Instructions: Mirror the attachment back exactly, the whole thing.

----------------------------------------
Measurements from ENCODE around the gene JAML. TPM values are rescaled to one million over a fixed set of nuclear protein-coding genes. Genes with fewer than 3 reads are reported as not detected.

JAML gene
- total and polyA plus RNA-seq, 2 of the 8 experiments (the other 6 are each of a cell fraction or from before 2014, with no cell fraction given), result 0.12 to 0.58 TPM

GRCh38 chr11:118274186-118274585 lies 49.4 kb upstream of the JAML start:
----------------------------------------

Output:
Measurements from ENCODE around the gene JAML. TPM values are rescaled to one million over a fixed set of nuclear protein-coding genes. Genes with fewer than 3 reads are reported as not detected.

JAML gene
- total and polyA plus RNA-seq, 2 of the 8 experiments (the other 6 are each of a cell fraction or from before 2014, with no cell fraction given), result 0.12 to 0.58 TPM

GRCh38 chr11:118274186-118274585 lies 49.4 kb upstream of the JAML start: